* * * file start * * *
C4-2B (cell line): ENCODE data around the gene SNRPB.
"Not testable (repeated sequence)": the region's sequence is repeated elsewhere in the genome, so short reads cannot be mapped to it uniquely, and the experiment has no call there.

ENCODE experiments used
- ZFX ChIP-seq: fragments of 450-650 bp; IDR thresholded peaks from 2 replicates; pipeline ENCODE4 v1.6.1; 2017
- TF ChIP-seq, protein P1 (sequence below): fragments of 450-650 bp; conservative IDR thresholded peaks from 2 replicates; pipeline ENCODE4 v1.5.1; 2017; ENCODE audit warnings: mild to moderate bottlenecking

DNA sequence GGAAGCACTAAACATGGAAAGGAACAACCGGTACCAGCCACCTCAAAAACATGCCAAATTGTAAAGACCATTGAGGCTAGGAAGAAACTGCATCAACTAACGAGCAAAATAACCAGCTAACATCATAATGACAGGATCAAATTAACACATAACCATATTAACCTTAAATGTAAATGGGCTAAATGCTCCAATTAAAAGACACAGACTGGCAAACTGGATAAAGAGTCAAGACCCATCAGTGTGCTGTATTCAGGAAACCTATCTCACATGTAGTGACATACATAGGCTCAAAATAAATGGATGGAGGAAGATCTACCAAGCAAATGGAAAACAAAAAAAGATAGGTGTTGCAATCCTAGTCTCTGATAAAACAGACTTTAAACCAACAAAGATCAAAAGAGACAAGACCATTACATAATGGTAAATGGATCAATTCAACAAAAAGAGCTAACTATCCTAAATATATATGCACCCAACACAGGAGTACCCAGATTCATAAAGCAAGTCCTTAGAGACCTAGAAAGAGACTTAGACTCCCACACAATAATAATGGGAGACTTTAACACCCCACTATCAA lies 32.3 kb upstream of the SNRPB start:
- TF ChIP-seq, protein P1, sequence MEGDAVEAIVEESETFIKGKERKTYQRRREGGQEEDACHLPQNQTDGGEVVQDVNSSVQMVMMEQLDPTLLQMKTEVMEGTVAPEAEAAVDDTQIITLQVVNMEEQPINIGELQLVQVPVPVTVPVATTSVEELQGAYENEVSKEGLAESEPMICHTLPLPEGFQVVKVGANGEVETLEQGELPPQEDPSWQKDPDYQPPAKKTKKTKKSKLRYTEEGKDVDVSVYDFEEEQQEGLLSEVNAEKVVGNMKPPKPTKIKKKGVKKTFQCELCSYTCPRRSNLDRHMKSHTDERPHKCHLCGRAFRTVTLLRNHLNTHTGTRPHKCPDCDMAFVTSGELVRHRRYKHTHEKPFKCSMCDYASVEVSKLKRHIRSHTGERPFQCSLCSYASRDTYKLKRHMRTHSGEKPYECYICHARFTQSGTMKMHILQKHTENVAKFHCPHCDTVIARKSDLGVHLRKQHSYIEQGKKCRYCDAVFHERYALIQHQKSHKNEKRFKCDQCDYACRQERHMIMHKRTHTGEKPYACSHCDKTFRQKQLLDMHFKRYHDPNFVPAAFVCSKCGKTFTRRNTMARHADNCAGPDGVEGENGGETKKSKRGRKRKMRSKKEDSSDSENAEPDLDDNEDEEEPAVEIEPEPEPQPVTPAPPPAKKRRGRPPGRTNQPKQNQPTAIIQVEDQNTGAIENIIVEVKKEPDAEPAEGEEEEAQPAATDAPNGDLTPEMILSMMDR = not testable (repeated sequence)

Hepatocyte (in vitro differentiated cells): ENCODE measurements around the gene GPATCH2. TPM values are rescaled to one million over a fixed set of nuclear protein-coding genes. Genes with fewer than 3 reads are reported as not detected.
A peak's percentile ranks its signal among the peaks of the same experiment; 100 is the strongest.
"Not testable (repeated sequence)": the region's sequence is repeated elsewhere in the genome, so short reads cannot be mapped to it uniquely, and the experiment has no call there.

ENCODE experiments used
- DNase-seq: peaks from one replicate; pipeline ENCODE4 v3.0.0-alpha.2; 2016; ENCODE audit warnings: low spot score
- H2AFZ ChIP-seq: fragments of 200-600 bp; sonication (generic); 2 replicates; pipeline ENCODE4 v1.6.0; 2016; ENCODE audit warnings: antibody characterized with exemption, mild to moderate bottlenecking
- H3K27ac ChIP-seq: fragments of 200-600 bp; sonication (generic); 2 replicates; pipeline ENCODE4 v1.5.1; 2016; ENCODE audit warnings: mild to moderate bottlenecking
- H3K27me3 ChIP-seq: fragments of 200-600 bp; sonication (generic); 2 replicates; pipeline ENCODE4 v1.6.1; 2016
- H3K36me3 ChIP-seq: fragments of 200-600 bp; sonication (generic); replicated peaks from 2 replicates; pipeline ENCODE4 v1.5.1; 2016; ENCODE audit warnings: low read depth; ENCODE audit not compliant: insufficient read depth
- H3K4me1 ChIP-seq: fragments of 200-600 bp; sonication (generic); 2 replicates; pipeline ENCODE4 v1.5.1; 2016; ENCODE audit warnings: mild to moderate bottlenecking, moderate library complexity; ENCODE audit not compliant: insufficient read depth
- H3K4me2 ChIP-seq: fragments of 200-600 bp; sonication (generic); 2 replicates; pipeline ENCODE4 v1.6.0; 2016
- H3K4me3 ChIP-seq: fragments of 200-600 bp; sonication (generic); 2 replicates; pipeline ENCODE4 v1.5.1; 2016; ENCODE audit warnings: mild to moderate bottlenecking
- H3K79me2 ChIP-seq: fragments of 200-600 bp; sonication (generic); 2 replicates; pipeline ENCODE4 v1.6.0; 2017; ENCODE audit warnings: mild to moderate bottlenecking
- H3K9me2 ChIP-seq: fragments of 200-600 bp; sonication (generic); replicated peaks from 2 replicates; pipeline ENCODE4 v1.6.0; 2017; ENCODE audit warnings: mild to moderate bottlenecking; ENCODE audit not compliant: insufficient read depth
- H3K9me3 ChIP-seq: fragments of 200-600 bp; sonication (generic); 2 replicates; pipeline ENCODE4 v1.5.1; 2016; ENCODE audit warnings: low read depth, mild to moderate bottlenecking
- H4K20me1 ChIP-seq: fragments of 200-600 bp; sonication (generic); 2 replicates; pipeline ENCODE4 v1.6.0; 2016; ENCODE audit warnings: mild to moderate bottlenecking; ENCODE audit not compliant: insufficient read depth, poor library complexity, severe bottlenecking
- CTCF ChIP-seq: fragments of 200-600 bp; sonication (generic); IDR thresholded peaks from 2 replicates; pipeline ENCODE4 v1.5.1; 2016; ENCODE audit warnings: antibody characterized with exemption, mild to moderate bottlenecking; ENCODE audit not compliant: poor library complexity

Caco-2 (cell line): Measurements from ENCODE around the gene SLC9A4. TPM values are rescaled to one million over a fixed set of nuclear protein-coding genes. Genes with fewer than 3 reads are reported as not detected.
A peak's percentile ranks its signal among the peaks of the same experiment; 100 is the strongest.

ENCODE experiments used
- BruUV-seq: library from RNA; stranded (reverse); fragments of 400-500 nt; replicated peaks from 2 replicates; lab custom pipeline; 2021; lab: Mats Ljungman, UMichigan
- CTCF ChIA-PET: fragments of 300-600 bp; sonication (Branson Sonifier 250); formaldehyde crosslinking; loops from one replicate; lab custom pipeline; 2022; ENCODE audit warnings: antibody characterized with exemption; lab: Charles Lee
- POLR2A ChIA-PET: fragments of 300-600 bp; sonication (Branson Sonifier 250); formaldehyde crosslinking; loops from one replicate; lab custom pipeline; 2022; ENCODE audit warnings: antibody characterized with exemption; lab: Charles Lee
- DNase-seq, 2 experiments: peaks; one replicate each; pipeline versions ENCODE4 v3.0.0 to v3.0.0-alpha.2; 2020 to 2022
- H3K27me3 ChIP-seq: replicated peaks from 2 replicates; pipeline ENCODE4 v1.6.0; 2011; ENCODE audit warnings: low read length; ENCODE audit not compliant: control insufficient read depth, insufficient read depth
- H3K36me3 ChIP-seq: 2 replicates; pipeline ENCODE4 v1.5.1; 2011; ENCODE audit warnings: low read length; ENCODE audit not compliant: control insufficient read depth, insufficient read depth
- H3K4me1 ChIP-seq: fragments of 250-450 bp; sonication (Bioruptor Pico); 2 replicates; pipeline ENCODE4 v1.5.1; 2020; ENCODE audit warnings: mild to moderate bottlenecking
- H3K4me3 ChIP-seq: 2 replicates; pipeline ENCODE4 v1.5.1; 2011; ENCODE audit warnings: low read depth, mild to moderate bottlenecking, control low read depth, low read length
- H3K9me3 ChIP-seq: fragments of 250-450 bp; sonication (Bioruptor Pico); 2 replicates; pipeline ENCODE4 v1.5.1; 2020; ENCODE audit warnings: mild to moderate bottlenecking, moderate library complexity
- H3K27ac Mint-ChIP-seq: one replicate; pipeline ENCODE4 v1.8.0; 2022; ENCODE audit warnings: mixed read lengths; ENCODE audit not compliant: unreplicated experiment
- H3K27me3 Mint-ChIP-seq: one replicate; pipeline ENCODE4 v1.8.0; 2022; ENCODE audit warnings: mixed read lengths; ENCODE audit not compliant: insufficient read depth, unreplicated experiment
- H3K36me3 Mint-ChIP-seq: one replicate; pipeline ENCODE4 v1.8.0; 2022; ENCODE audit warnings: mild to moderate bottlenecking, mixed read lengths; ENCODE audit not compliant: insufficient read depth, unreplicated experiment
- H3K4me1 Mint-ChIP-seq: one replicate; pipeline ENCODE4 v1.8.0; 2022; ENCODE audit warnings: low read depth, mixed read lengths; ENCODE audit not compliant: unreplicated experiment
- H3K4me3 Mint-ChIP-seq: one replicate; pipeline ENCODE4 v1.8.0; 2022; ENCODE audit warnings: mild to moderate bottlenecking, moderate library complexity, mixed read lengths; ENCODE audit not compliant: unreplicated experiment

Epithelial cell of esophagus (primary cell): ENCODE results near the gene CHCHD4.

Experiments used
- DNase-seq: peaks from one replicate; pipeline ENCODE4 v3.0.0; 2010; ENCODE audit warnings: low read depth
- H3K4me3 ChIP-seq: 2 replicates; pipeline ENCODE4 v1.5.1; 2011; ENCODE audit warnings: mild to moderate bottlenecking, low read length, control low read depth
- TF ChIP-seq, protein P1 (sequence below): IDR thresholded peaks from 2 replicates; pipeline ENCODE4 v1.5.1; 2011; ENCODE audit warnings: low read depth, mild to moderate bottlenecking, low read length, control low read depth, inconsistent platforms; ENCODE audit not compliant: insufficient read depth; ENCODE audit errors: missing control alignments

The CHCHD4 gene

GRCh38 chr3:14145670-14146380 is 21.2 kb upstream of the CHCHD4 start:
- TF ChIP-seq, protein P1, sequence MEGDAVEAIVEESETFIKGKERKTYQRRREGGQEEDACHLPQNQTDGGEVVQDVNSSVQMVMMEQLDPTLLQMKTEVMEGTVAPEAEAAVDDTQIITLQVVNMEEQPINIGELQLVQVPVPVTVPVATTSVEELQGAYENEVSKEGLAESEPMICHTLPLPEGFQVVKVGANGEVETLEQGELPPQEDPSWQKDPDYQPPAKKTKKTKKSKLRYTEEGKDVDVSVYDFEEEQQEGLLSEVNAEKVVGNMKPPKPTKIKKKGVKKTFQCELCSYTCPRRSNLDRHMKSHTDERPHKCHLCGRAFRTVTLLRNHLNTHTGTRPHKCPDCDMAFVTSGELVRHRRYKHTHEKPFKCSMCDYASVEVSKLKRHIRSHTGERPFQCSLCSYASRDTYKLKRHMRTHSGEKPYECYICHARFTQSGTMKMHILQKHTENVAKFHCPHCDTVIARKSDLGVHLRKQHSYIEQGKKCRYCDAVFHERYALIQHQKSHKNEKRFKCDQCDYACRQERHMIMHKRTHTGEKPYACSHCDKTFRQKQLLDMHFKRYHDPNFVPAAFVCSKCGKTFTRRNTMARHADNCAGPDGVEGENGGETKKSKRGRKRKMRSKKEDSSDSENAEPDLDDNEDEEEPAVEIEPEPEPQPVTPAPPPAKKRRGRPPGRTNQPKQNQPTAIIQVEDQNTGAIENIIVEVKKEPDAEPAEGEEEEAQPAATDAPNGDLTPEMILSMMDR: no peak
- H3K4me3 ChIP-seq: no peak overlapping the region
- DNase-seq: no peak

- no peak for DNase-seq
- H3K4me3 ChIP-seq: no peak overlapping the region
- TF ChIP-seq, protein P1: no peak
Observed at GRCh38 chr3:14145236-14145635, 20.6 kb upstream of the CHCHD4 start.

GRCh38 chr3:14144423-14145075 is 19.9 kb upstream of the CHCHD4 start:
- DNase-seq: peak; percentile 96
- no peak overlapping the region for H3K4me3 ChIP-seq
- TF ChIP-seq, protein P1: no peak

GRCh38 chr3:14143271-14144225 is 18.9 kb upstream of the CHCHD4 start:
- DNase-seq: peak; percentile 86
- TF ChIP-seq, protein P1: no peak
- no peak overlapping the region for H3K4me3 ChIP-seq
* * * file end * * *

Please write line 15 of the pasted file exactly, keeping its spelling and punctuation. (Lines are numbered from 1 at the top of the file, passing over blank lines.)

- H3K27me3 ChIP-seq: fragments of 200-600 bp; sonication (generic); 2 replicates; pipeline ENCODE4 v1.6.1; 2016